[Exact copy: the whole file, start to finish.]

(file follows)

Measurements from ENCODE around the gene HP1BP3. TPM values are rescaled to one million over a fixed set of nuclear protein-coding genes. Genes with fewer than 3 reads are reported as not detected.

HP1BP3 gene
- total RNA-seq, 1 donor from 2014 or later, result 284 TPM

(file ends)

Measurements from ENCODE around the gene HP1BP3. TPM values are rescaled to one million over a fixed set of nuclear protein-coding genes. Genes with fewer than 3 reads are reported as not detected.

HP1BP3 gene
- total RNA-seq, 1 donor from 2014 or later, result 284 TPM